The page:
Kosovo PM calls for global recognition of independence

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Kosovo Prime Minister Hashim Thaci called on all countries to recognize his nation Thursday after the International Court of Justice (ICJ) ruled the breakaway province’s 2008 declaration of independence from Serbia did not violate international law.

”No country in the world has reason to delay the decision to recognize the independence of Kosovo,” Mr. Thaci told The Washington Times following the court’s announcement in The Hague. 

He appealed “in particular [to] our European friends in Spain, Greece, Romania, Slovakia, Cyprus,” referring to the only five states in the 27-member European Union who have yet to recognize Kosovo.

Globally, the Republic of Kosovo had been recognized by 69 U.N. member states — including the United States — before the ICJ opinion.

“The court considers that general international law contains no applicable prohibition on declarations of independence,” said the court’s president, Judge Hisashi Owada, reading the 10-4 opinion aloud in The Hague.

“Accordingly, it concludes that the declaration of independence of the 17th of February 2008 did not violate general international law.”

The court’s clear-cut statement defied widespread predictions of a more ambiguous opinion and sent Serbia into damage-control mode.

Serbia will not recognize the unilateral declaration of independence of Kosovo under any circumstances,” Serbian Foreign Minister Vuk Jeremeic said in The Hague shortly after the ICJ announcement.

“There are hard days ahead of us. It is of utmost importance that we manage to keep the peace and to stabilize the entire territory of the [breakaway] province. It is essential that our citizens do not give in to provocations.”

The U.N. General Assembly, at Serbia’s behest, had referred the matter to the ICJ in October 2008. The court’s “advisory opinion,” while officially nonbinding, is expected to have far-reaching ramifications on Kosovo’s status within community of nations, including its bid to join international institutions.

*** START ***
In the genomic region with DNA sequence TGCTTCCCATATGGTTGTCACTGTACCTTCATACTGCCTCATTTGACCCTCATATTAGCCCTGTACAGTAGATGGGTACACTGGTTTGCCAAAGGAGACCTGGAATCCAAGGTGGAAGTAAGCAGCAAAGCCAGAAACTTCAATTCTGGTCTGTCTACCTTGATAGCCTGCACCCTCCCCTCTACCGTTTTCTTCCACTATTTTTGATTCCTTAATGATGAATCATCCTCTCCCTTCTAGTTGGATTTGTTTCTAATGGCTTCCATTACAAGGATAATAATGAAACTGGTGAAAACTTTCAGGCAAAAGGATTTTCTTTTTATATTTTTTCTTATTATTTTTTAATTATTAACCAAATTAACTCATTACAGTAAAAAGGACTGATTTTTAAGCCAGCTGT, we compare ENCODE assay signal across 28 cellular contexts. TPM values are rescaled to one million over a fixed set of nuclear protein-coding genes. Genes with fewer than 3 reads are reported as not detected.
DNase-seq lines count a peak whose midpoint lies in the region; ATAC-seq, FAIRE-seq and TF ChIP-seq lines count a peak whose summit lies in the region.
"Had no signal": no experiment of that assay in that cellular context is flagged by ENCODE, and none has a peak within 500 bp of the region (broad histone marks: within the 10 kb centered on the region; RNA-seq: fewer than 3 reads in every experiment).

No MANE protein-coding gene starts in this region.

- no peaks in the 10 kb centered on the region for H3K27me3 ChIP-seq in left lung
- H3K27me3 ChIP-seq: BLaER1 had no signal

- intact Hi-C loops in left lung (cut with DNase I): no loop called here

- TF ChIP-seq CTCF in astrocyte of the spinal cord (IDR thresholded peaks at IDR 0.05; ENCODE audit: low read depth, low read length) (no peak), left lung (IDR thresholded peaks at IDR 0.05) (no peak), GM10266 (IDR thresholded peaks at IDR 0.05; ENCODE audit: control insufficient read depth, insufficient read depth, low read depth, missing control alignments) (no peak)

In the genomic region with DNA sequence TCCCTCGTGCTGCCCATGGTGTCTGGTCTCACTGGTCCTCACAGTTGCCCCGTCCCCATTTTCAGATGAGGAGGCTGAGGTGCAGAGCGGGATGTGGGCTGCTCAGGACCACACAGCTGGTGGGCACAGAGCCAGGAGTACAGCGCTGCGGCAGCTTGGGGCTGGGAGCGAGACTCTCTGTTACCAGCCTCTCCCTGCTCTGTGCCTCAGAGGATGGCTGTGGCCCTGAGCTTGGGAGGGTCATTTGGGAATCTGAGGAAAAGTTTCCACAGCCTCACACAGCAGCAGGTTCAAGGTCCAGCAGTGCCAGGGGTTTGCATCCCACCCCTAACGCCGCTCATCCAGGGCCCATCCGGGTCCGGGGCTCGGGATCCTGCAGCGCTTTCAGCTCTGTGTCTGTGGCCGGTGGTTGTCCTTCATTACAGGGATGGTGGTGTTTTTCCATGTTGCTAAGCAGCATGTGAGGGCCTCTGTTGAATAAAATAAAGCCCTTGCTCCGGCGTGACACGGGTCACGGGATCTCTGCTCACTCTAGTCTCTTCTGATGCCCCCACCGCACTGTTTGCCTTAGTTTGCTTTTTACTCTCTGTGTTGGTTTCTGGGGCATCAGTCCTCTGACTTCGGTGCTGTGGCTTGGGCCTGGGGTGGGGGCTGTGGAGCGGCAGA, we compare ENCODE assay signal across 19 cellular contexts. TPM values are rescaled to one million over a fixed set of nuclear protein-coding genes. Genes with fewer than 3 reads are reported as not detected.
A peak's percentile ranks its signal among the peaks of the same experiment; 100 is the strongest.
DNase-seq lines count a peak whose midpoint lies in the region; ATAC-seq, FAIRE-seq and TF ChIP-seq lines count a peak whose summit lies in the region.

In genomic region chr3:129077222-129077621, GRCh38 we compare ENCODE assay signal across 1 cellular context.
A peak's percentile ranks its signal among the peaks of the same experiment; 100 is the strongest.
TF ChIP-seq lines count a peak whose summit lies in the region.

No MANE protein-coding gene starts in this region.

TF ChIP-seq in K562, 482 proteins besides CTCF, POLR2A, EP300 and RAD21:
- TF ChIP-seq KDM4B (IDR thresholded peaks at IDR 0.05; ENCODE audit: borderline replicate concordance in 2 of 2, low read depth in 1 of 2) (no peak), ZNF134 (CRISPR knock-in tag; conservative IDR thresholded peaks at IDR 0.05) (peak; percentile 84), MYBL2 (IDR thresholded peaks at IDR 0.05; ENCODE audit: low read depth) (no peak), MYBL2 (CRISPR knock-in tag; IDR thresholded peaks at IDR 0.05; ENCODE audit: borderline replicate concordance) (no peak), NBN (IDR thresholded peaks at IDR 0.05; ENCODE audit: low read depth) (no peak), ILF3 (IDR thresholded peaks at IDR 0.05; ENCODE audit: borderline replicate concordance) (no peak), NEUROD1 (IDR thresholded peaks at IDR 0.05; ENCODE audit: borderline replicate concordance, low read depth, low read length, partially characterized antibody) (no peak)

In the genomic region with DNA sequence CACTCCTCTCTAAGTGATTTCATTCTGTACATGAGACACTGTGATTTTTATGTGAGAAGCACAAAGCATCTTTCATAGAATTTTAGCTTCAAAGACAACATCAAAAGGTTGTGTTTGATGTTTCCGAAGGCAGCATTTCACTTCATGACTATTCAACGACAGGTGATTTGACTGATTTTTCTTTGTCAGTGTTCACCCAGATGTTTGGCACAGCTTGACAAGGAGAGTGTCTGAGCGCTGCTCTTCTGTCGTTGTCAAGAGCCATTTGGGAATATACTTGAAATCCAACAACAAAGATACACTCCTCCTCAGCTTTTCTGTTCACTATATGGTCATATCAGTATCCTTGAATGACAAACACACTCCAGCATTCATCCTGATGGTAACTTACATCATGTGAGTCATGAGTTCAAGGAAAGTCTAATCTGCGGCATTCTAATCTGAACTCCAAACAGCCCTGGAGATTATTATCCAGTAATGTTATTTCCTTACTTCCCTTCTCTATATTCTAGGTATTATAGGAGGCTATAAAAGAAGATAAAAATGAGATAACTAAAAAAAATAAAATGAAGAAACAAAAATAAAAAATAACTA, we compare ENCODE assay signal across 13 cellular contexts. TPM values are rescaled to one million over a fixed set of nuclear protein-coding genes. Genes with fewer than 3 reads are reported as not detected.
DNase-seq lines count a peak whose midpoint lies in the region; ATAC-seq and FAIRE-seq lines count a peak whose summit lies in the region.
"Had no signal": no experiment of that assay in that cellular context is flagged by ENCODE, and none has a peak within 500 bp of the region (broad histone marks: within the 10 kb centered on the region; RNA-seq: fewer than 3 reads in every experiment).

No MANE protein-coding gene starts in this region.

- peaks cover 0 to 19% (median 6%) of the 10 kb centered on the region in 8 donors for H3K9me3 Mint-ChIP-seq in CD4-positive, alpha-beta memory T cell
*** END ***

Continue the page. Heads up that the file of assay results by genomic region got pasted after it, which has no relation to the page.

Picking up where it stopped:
Mr. Thaci said “the next step” for Kosovo is to attain membership in NATO, the EU, and the U.N.

He appealed to the leaders of Serbia, who themselves have been seeking EU membership, to consider the consequences of failing to recognize Kosovo.

“We are ready to recognize Serbia, and I hope in the near future Serbia will change its position and recognize the independence of Kosovo, too,” he said, “because the only way for Serbia to be part of the EU is to recognize the independence of Kosovo.”

Mr. Jeremic and other Serbian officials, however, have shown no signs of backing down. They have pledged to challenge the ruling through strictly peaceful means, but worries of ethnic bloodshed on the ground percolated given the violent history of the Balkans.

NATO’s 10,000-man KFOR mission increased its troop strength Thursday in the Serb-controlled part of Mitrovica, the ethnically divided city in Northern Kosovo. Earlier this month, Mitrovica was the site of a deadly bomb blast at a Serb rally and the shooting of a Serb member of Kosovo’s parliament.

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About the Author

Ben Birnbaum

Ben Birnbaum is a reporter covering foreign affairs for The Washington Times. Prior to joining The Times, Birnbaum worked as a reporter-researcher at the New Republic. A Boston-area native, he graduated magna cum laude from Cornell University with a degree in government and psychology. He won multiple collegiate journalism awards for his articles and columns in the Cornell Daily Sun.

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